“In time of actual war, great discretionary powers are constantly given to the Executive Magistrate. Constant apprehension of War, has the same tendency to render the head too large for the body. A standing military force, with an overgrown Executive, will not long be safe companions to liberty. The means of defense against foreign danger, have been always the instruments of tyranny at home. Among the Romans it was a standing maxim to excite a war, whenever a revolt was apprehended. Throughout all Europe, the armies kept up under the pretext of defending, have enslaved the people.”
As discussed in my prior writings on the United States military and its history, the initially partisan military leadership after the revolution soon adopted a core adherence to a professional, apolitical tradition that continues to this day.
Relatively few military officers questioned or challenged civilian authority in our history. Those who did, like General Douglas MacArthur during the Korean War, were quickly and correctly sent into ignoble retirement.
Flynn later backtracked and declared “Let me be VERY CLEAR – There is NO reason whatsoever for any coup in America, and I do not and have not at any time called for any action of that sort.” He then appears to be blaming the media for “manipulating” his words as a “lively conference.” That is not true. I watched the video and he matter-of-factly endorses the idea of a coup.
Rage and faith in the Constitution
For those who love our Constitution and our country, the statement of Gen. Flynn could not be more offensive or grotesque. We have our flaws and our imperfections. However, the thing that has sustained up for over two centuries is our Constitution. Despite wars and every type of national trauma, we are still here. Our political differences have never become so great as to shake our common article of faith in our Constitution. Of course, it takes a leap of faith by every citizen to remain constitutionally loyal even when you have not prevailed politically. Flynn previously appeared to call for martial law to keep Trump in office. Even with his later backtracking on the call for a coup, Flynn has clearly lost the article of faith that binds us to each other. Instead, he appears adrift in the type of floating rage of the QAnon realm.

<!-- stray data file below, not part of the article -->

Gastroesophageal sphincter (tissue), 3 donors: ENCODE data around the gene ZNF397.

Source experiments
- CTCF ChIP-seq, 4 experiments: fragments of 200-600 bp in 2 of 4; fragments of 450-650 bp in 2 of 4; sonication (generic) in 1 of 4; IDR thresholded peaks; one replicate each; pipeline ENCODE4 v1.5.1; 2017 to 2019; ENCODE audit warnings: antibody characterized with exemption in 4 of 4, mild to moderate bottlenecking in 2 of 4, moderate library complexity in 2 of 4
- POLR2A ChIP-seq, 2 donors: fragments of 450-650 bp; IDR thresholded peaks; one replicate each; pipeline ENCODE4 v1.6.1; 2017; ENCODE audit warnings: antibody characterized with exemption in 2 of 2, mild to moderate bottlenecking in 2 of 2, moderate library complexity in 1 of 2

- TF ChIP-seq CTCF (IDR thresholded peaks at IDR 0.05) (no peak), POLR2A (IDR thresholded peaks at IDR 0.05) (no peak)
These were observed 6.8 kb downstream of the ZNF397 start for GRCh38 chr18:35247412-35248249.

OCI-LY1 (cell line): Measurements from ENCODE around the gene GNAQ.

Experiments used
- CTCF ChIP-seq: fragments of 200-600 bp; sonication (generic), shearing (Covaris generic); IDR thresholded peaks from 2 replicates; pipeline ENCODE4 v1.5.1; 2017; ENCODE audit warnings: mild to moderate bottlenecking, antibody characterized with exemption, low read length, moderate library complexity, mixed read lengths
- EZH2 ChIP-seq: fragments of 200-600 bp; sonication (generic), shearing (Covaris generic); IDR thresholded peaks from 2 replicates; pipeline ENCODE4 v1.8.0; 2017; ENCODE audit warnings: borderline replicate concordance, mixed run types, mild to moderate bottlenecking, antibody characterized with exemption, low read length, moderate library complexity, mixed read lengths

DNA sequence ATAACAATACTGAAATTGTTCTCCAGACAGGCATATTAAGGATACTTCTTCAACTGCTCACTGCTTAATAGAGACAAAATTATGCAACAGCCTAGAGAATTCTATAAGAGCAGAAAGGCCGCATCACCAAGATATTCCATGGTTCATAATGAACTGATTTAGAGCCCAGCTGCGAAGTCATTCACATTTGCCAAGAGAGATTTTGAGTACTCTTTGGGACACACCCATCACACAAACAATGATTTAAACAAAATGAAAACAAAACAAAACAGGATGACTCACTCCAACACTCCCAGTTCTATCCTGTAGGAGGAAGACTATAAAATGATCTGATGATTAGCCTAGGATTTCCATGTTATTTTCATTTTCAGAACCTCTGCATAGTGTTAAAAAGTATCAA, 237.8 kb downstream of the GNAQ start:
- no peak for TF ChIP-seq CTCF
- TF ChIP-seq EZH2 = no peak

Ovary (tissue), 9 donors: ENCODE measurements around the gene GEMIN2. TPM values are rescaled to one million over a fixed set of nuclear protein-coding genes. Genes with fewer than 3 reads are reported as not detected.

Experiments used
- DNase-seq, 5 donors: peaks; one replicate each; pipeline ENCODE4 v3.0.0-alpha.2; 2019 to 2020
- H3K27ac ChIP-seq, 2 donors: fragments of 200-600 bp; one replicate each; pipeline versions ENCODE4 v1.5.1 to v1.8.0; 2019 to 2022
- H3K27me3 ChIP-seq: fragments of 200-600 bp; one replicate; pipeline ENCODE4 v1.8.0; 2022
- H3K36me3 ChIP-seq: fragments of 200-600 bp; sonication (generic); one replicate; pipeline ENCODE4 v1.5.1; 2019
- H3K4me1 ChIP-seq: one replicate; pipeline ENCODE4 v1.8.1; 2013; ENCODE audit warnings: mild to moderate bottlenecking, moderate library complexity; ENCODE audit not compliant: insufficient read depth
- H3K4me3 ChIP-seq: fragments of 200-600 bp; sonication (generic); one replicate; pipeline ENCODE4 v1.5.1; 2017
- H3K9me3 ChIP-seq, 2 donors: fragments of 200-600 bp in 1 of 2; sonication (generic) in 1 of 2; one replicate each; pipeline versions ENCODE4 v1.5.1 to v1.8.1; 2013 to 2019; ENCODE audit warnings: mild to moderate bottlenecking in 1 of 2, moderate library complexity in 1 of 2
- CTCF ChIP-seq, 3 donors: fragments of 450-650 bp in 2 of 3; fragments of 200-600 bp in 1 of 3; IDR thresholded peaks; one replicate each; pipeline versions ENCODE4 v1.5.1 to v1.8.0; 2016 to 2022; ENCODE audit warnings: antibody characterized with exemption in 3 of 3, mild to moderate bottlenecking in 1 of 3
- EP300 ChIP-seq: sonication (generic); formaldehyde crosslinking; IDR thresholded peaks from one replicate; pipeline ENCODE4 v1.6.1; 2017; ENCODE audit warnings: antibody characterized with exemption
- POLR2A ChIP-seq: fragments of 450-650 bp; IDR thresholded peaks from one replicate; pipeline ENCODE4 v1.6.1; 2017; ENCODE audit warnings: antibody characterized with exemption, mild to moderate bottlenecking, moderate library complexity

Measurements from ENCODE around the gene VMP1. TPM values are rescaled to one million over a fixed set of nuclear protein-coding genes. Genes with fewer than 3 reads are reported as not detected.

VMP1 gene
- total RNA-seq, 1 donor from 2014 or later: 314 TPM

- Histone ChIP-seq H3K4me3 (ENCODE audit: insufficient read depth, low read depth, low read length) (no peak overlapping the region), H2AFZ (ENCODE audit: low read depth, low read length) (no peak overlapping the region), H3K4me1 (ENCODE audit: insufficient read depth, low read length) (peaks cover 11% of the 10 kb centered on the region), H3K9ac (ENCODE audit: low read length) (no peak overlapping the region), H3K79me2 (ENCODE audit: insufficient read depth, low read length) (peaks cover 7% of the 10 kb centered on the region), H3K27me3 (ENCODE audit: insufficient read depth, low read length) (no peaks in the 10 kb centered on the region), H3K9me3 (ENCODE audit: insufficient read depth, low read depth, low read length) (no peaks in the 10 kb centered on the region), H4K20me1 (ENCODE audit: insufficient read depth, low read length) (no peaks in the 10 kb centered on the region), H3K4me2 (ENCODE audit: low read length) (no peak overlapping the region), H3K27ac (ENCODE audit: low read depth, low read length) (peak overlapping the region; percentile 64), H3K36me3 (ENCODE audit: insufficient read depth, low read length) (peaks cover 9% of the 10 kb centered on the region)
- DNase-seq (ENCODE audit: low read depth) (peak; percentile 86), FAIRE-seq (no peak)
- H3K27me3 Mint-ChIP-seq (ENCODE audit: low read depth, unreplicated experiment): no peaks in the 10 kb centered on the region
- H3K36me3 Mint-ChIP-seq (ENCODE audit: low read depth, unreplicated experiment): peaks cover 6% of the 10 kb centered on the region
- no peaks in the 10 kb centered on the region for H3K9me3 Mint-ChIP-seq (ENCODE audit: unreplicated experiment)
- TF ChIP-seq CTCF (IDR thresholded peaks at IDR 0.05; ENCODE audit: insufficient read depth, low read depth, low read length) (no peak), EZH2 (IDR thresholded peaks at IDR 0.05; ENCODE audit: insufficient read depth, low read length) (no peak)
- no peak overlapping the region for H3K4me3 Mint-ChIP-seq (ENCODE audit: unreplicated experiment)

I have long opposed the use of sedition laws to punish figures like Flynn for making such statements (including recent efforts to return to sedition prosecutions). As a free speech advocate, I oppose such criminalization of viewpoints. However, we should all (including former President Donald Trump) condemn Flynn for this public statement even if we disagreed with elements of his prosecution. He is a man who lost that constitutional faith, regardless of his later effort to retract his statement. It is like expressing approval of infanticide before reaffirming your love for babies. The initial comment reflects something truly unnerving. I truly pity him for that loss. It leaves him with little but rage, which can become its own type of faith. Indeed, we live at a time when people are addicted to rage. Flynn is now is the face of that addiction.
Jonathan Turley is the Shapiro Professor of Public Interest Law at George Washington University and a member of USA TODAY’s Board of Contributors. Follow him on Twitter: @JonathanTurley